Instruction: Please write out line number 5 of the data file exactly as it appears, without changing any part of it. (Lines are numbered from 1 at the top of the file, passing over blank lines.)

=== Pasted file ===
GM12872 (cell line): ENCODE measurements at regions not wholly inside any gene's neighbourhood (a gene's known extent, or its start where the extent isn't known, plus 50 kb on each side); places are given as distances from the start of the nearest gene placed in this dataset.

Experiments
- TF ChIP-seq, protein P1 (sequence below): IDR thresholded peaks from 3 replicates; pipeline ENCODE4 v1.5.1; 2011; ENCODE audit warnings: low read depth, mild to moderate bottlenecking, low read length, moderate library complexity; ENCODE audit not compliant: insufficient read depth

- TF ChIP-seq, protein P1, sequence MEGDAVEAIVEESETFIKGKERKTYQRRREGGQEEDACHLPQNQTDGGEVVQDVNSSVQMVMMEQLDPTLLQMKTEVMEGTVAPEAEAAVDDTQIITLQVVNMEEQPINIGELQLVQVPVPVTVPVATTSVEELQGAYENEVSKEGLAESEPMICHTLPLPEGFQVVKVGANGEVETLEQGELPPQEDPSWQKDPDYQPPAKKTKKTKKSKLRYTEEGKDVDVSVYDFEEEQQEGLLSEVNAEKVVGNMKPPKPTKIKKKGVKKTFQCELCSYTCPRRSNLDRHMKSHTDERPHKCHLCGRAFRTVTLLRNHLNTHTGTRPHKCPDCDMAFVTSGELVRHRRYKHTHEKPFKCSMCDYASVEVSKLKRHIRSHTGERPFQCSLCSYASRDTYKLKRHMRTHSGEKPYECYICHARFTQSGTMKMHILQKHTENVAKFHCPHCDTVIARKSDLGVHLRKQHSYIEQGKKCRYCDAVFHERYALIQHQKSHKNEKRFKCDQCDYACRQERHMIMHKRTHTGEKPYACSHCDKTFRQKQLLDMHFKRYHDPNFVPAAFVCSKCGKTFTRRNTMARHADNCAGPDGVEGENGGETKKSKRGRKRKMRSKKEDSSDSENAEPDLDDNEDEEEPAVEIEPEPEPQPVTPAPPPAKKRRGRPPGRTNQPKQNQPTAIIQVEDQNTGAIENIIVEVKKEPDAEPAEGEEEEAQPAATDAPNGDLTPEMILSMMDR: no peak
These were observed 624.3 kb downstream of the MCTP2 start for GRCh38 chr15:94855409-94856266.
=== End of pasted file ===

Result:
These were observed 624.3 kb downstream of the MCTP2 start for GRCh38 chr15:94855409-94856266.